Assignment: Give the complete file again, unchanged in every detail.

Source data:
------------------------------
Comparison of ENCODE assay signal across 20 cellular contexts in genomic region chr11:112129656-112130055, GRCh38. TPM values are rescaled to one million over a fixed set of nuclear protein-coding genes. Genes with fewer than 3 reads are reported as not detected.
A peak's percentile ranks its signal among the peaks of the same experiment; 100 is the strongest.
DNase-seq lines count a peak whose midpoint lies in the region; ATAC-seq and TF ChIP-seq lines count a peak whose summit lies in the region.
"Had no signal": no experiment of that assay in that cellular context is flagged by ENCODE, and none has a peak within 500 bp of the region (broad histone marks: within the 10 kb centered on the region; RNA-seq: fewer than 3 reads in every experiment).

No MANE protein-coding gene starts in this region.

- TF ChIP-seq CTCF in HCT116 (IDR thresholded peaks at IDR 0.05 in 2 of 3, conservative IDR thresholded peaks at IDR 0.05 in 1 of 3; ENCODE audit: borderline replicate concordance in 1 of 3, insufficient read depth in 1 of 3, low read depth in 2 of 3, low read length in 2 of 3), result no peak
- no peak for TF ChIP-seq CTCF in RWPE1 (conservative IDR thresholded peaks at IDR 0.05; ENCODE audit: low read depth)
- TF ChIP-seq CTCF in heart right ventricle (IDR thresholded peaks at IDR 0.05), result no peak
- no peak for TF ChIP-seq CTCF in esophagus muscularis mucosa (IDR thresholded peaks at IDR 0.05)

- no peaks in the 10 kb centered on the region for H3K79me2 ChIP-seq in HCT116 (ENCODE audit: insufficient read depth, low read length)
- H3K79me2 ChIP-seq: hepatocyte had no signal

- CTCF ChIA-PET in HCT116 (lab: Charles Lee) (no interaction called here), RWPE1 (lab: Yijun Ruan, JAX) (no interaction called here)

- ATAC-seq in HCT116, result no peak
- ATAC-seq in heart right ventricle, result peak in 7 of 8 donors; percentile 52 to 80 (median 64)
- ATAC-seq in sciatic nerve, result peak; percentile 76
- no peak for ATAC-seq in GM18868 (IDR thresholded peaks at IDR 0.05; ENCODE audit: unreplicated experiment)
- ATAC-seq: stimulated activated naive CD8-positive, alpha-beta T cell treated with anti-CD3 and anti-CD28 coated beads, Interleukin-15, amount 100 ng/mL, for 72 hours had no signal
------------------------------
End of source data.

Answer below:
Comparison of ENCODE assay signal across 20 cellular contexts in genomic region chr11:112129656-112130055, GRCh38. TPM values are rescaled to one million over a fixed set of nuclear protein-coding genes. Genes with fewer than 3 reads are reported as not detected.
A peak's percentile ranks its signal among the peaks of the same experiment; 100 is the strongest.
DNase-seq lines count a peak whose midpoint lies in the region; ATAC-seq and TF ChIP-seq lines count a peak whose summit lies in the region.
"Had no signal": no experiment of that assay in that cellular context is flagged by ENCODE, and none has a peak within 500 bp of the region (broad histone marks: within the 10 kb centered on the region; RNA-seq: fewer than 3 reads in every experiment).

No MANE protein-coding gene starts in this region.

- TF ChIP-seq CTCF in HCT116 (IDR thresholded peaks at IDR 0.05 in 2 of 3, conservative IDR thresholded peaks at IDR 0.05 in 1 of 3; ENCODE audit: borderline replicate concordance in 1 of 3, insufficient read depth in 1 of 3, low read depth in 2 of 3, low read length in 2 of 3), result no peak
- no peak for TF ChIP-seq CTCF in RWPE1 (conservative IDR thresholded peaks at IDR 0.05; ENCODE audit: low read depth)
- TF ChIP-seq CTCF in heart right ventricle (IDR thresholded peaks at IDR 0.05), result no peak
- no peak for TF ChIP-seq CTCF in esophagus muscularis mucosa (IDR thresholded peaks at IDR 0.05)

- no peaks in the 10 kb centered on the region for H3K79me2 ChIP-seq in HCT116 (ENCODE audit: insufficient read depth, low read length)
- H3K79me2 ChIP-seq: hepatocyte had no signal

- CTCF ChIA-PET in HCT116 (lab: Charles Lee) (no interaction called here), RWPE1 (lab: Yijun Ruan, JAX) (no interaction called here)

- ATAC-seq in HCT116, result no peak
- ATAC-seq in heart right ventricle, result peak in 7 of 8 donors; percentile 52 to 80 (median 64)
- ATAC-seq in sciatic nerve, result peak; percentile 76
- no peak for ATAC-seq in GM18868 (IDR thresholded peaks at IDR 0.05; ENCODE audit: unreplicated experiment)
- ATAC-seq: stimulated activated naive CD8-positive, alpha-beta T cell treated with anti-CD3 and anti-CD28 coated beads, Interleukin-15, amount 100 ng/mL, for 72 hours had no signal